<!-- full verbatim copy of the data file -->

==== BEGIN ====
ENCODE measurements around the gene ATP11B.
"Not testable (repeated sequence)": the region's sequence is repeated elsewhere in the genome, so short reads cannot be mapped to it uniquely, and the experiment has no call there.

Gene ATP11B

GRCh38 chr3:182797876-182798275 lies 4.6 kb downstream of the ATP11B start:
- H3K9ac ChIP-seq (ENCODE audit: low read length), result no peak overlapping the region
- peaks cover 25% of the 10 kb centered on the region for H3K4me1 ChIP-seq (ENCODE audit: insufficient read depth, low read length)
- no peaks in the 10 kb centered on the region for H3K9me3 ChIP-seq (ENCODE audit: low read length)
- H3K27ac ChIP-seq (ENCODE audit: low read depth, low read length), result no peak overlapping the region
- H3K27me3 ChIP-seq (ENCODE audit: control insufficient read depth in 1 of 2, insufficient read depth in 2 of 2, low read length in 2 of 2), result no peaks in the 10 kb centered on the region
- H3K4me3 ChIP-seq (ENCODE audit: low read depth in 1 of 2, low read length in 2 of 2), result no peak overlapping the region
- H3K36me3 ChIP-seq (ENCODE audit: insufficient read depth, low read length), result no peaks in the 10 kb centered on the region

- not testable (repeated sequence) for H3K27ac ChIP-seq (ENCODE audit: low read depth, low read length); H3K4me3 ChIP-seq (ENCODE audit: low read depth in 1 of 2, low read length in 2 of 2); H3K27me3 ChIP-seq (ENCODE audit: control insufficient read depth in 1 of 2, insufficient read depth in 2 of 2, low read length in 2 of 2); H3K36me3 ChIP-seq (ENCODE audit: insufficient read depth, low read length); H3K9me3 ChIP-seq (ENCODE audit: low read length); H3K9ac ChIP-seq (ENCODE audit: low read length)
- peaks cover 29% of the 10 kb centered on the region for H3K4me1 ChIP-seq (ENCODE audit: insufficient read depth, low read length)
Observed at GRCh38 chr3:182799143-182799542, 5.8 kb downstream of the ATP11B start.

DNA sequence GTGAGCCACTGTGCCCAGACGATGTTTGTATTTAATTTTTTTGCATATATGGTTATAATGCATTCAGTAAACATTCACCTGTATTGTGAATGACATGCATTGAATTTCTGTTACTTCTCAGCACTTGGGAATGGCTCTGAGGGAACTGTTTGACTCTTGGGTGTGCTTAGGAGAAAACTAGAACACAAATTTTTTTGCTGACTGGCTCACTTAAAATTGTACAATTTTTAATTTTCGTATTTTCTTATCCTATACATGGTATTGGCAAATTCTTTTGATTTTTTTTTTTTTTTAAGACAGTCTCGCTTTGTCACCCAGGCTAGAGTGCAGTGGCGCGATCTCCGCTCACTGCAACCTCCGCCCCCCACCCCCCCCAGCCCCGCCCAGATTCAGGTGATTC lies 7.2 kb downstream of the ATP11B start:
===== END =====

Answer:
ENCODE measurements around the gene ATP11B.
"Not testable (repeated sequence)": the region's sequence is repeated elsewhere in the genome, so short reads cannot be mapped to it uniquely, and the experiment has no call there.

Gene ATP11B

GRCh38 chr3:182797876-182798275 lies 4.6 kb downstream of the ATP11B start:
- H3K9ac ChIP-seq (ENCODE audit: low read length), result no peak overlapping the region
- peaks cover 25% of the 10 kb centered on the region for H3K4me1 ChIP-seq (ENCODE audit: insufficient read depth, low read length)
- no peaks in the 10 kb centered on the region for H3K9me3 ChIP-seq (ENCODE audit: low read length)
- H3K27ac ChIP-seq (ENCODE audit: low read depth, low read length), result no peak overlapping the region
- H3K27me3 ChIP-seq (ENCODE audit: control insufficient read depth in 1 of 2, insufficient read depth in 2 of 2, low read length in 2 of 2), result no peaks in the 10 kb centered on the region
- H3K4me3 ChIP-seq (ENCODE audit: low read depth in 1 of 2, low read length in 2 of 2), result no peak overlapping the region
- H3K36me3 ChIP-seq (ENCODE audit: insufficient read depth, low read length), result no peaks in the 10 kb centered on the region

- not testable (repeated sequence) for H3K27ac ChIP-seq (ENCODE audit: low read depth, low read length); H3K4me3 ChIP-seq (ENCODE audit: low read depth in 1 of 2, low read length in 2 of 2); H3K27me3 ChIP-seq (ENCODE audit: control insufficient read depth in 1 of 2, insufficient read depth in 2 of 2, low read length in 2 of 2); H3K36me3 ChIP-seq (ENCODE audit: insufficient read depth, low read length); H3K9me3 ChIP-seq (ENCODE audit: low read length); H3K9ac ChIP-seq (ENCODE audit: low read length)
- peaks cover 29% of the 10 kb centered on the region for H3K4me1 ChIP-seq (ENCODE audit: insufficient read depth, low read length)
Observed at GRCh38 chr3:182799143-182799542, 5.8 kb downstream of the ATP11B start.

DNA sequence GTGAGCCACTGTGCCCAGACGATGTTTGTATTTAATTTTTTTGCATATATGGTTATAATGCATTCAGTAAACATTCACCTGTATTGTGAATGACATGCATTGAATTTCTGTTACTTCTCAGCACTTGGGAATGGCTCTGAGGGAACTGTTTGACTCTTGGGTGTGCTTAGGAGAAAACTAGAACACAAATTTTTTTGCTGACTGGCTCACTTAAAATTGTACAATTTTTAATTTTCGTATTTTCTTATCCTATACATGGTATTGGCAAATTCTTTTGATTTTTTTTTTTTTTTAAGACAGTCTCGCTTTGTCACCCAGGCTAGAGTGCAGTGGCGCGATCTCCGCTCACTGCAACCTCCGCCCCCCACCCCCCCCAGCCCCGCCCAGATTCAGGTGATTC lies 7.2 kb downstream of the ATP11B start: